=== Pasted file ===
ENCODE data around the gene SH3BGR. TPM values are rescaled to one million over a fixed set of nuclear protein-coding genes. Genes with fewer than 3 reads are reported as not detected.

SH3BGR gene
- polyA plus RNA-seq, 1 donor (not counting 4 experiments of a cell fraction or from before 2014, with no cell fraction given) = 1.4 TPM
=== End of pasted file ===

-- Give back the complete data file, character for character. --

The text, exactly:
ENCODE data around the gene SH3BGR. TPM values are rescaled to one million over a fixed set of nuclear protein-coding genes. Genes with fewer than 3 reads are reported as not detected.

SH3BGR gene
- polyA plus RNA-seq, 1 donor (not counting 4 experiments of a cell fraction or from before 2014, with no cell fraction given) = 1.4 TPM